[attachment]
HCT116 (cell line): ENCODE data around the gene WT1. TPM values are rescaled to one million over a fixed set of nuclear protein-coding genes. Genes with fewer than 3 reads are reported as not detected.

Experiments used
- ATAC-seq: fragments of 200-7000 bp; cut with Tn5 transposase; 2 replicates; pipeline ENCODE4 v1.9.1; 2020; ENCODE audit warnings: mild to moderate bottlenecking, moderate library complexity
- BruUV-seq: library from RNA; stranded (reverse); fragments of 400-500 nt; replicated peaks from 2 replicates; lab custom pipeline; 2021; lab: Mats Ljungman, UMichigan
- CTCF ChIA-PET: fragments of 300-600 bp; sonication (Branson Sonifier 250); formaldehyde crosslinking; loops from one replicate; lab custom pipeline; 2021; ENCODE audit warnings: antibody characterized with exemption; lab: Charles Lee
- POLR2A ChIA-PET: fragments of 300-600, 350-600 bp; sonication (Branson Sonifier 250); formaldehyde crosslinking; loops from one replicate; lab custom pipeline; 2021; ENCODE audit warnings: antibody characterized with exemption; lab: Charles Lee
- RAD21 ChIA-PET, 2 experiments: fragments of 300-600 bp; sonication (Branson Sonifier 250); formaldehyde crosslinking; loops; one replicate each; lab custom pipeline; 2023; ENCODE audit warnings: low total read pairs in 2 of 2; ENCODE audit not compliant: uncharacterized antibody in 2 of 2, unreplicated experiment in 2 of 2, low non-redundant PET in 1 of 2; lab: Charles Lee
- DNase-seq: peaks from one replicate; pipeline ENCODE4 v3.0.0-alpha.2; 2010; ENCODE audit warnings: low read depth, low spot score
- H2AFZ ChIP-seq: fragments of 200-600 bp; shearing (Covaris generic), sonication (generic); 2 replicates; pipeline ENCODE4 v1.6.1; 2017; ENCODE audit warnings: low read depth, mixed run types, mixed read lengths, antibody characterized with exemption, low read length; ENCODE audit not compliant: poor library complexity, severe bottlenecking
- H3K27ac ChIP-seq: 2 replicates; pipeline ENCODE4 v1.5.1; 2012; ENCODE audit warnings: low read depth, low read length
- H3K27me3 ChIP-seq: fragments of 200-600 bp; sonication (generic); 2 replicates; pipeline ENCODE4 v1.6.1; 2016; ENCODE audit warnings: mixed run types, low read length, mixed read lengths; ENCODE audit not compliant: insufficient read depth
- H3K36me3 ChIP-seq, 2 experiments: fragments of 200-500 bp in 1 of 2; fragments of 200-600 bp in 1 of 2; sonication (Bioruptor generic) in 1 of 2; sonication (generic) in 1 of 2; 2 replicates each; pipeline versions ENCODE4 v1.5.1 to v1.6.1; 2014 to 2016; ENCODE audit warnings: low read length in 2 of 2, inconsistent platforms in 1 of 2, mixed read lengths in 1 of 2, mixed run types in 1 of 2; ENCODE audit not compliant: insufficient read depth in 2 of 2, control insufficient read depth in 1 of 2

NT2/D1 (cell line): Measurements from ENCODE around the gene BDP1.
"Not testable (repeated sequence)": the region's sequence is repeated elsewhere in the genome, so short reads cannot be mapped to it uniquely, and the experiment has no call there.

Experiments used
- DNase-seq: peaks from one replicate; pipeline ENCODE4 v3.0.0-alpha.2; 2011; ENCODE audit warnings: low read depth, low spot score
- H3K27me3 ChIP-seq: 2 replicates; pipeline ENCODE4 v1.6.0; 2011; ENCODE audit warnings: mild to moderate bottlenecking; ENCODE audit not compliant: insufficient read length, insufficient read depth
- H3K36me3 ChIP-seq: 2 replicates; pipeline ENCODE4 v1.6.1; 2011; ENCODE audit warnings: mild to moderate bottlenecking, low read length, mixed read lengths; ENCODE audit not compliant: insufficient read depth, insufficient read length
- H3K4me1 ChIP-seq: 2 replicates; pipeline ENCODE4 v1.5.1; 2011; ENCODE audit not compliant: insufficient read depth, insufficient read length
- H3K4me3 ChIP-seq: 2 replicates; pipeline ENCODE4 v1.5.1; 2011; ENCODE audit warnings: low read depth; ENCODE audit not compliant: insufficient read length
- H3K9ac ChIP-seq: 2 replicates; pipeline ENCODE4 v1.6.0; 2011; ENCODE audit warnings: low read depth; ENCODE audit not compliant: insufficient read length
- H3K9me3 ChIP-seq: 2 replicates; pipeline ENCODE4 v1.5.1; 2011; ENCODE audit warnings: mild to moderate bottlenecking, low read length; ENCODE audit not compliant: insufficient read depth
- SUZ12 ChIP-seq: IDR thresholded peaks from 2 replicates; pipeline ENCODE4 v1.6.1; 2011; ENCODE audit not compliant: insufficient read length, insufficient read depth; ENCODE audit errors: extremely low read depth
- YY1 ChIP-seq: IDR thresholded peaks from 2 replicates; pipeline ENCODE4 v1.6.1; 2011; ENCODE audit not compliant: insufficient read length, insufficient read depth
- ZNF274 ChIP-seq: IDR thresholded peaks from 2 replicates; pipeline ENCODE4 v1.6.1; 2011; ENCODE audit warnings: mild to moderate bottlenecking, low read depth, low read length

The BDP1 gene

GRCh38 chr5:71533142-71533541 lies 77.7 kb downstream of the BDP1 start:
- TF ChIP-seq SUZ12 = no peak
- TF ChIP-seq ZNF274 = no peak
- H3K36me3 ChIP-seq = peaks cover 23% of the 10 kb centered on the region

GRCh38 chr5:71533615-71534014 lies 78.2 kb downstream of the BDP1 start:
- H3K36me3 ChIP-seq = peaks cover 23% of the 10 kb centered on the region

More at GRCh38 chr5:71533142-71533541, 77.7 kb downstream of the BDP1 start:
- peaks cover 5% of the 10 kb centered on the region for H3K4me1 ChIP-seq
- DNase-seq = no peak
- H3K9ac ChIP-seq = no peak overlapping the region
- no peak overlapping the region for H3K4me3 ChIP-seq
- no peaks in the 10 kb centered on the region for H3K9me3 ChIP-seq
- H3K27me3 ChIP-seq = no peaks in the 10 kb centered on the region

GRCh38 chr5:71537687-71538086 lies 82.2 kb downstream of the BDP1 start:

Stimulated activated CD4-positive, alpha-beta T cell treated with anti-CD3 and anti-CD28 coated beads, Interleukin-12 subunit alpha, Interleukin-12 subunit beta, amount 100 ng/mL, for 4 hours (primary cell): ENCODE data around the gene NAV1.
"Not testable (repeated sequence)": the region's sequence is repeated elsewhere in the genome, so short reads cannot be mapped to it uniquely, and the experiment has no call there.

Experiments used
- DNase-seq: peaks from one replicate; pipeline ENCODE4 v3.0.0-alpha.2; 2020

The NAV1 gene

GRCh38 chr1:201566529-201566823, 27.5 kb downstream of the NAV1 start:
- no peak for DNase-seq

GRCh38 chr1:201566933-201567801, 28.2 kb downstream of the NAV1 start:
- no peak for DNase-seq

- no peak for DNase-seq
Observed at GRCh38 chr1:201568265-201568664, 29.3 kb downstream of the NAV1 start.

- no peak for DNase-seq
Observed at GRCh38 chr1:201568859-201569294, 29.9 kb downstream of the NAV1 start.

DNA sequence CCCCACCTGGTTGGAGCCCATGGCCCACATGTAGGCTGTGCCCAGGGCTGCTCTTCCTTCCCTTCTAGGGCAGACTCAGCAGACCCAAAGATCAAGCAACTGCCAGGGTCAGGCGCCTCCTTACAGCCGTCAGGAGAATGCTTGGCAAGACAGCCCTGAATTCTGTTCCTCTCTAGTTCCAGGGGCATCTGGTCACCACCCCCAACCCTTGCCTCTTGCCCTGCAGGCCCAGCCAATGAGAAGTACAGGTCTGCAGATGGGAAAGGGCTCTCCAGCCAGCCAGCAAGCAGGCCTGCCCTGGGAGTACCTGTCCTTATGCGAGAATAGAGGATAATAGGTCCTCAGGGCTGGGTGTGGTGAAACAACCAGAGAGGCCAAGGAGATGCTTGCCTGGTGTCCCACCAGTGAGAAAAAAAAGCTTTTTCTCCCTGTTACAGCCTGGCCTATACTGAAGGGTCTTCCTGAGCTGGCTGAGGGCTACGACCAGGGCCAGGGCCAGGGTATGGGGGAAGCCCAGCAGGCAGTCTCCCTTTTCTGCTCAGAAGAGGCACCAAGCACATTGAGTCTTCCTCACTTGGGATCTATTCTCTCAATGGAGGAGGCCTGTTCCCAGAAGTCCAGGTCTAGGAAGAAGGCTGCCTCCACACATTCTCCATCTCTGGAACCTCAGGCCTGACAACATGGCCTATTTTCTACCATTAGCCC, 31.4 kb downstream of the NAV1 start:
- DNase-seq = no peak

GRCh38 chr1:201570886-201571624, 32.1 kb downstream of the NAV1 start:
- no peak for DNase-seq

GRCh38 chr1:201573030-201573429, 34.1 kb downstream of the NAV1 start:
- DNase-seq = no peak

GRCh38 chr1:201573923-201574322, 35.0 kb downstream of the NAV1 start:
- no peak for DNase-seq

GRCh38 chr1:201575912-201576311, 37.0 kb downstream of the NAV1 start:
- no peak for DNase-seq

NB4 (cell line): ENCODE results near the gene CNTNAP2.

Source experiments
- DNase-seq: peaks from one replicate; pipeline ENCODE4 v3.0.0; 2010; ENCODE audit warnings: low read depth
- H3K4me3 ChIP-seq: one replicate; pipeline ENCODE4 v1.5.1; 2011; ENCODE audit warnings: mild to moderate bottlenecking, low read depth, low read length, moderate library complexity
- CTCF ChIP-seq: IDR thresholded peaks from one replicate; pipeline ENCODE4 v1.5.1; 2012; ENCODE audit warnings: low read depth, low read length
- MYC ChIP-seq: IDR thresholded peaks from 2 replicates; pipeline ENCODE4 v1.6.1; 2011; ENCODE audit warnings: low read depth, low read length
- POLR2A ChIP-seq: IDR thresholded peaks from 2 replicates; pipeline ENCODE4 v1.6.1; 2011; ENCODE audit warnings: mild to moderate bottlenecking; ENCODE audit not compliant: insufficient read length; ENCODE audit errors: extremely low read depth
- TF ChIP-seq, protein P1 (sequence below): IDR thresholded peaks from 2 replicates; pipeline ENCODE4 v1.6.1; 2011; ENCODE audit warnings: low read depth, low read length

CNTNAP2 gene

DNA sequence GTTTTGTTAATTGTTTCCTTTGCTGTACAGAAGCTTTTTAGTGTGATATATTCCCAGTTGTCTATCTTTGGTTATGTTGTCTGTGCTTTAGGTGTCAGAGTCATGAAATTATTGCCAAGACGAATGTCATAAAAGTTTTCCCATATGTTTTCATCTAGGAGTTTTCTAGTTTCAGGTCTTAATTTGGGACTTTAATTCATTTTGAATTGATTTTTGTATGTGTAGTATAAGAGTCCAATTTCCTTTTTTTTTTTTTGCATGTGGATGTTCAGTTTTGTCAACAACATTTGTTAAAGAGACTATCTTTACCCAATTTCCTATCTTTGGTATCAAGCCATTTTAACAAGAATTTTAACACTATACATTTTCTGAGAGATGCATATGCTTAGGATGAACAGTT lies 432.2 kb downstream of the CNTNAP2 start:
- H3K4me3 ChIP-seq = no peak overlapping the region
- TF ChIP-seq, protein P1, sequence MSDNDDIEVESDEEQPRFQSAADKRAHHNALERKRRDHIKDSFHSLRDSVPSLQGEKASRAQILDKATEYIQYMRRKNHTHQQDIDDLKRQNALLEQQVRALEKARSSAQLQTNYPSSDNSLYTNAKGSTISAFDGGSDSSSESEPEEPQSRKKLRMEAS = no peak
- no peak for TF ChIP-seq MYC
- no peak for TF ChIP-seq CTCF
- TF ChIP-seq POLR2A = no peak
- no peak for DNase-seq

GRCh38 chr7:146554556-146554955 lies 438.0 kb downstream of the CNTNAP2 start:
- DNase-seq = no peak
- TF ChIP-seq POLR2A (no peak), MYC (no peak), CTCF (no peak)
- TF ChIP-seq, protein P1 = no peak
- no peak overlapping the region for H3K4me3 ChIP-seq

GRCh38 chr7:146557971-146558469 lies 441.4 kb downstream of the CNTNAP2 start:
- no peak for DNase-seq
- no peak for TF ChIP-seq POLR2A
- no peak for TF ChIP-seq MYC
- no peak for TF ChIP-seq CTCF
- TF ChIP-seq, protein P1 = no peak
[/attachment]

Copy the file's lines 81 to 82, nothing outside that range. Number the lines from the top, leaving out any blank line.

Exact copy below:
- DNase-seq = no peak
- TF ChIP-seq POLR2A (no peak), MYC (no peak), CTCF (no peak)